The paper presents strong public key encryption based on bilinear DDH and the hardness of factoring, and weak-CC-RKA schemes based on DDH and LWE. The constructions exploit two properties: 'key homomorphism', which means that the decryption of a ciphertext C using a secret key (sk + Δ) equals the decryption of some other (efficiently computable) ciphertext C' using the original secret key sk, and 'fingerprinting' meaning it is hard to maul cipertexts in a meaningful way, to avoid querying Dec(sk , ·) on the challenge ciphertext (more details in the paper).

The constructions based on bilinear DDH and standard DDH require strong one-time signature schemes based on discrete log. The LWE based scheme utilises trapdoors for lattices, as devised by Micciancio and Peikert [pdf] - the trapdoor for inverting fA(s) = As + e is key homomorphic. The technique of Hofheinz and Kiltz [pdf] to base security on the hardness of factoring is employed along with one-time signatures to fulfill the two properties described above and create a strong IND-CC-RKA scheme.

Naturally the main open problem is developing schemes that are secure against a larger class of attacks, while keeping the overhead as low as possible.

Tuesday, May 22, 2012

Deterministic Public-Key Encryption Schemes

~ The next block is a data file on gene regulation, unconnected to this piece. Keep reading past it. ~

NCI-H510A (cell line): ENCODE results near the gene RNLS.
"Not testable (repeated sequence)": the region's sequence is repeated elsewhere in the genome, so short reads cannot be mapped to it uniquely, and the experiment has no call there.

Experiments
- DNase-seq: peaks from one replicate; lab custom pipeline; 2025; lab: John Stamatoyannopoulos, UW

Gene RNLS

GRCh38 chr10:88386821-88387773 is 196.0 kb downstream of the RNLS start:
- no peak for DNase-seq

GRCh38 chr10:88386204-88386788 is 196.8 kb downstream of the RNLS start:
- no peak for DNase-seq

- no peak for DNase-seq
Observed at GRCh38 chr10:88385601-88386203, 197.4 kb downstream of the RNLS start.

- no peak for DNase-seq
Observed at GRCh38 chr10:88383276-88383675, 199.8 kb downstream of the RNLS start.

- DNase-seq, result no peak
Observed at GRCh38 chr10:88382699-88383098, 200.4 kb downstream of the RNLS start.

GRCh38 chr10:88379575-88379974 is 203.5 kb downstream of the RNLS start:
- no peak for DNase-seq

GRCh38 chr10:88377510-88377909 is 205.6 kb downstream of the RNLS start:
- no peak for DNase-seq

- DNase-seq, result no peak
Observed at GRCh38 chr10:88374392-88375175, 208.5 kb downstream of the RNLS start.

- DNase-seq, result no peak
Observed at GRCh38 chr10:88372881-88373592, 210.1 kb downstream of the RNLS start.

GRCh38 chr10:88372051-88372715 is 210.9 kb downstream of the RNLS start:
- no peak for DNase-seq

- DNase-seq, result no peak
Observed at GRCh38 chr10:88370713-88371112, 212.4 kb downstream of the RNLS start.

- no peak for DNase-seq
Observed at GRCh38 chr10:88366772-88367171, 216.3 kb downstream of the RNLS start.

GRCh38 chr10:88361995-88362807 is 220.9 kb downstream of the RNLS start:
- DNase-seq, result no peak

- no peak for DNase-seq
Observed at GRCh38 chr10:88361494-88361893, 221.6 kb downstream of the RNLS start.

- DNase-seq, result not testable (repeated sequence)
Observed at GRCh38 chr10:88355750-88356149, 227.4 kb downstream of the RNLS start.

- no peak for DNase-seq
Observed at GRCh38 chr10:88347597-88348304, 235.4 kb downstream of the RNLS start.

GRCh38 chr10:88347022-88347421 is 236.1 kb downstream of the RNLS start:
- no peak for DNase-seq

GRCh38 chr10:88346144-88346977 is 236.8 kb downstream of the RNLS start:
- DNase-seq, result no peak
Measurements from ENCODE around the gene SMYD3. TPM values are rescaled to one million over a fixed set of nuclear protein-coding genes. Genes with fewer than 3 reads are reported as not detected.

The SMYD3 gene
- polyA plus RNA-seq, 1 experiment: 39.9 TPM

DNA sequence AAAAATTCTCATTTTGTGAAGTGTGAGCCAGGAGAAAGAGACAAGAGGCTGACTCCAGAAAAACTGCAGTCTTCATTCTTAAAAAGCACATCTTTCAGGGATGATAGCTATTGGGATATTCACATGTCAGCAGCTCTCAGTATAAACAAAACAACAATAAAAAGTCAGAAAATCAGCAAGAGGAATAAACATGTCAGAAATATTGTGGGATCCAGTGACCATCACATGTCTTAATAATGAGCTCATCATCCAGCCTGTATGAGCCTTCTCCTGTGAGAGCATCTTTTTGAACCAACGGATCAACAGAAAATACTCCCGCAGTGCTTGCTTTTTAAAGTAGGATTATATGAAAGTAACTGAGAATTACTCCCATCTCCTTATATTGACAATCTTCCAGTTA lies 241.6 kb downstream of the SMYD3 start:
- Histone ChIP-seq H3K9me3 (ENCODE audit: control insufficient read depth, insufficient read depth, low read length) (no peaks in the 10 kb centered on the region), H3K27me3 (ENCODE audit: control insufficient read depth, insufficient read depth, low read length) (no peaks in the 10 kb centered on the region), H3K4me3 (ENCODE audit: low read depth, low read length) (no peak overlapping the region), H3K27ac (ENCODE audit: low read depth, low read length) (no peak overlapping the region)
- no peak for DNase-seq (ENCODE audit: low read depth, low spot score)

Today reading group has been given by Ming-Feng and Peter. Their presentation focused on public-key deterministic encryption. In particular, Ming-Feng outlined the results in the Crypto08 paper by Boldyreva, Fehr and O'Neill  [BFO] while Peter described more recent results by Fuller, O'Neill and Reyzin [FOR].

Ming-Feng started the presentation by describing three security definitions: PRIV, PRIV-1 and PRIV-IND. PRIV requires that, given the encryption of a list of messages, it is hard to guess any partial information about these messages, as long as each message has high entropy given the others.
PRIV-1 is  the single-message version of PRIV and PRIV-IND requires that it is hard to distinguish the encryption of two messages drawn from a different high-entropy distribution on the message space.
Ming-Feng mentioned that the above three definitions are equivalent. Then, he moved to describe
two general constructions: a CPA-secure scheme and a CCA-secure one.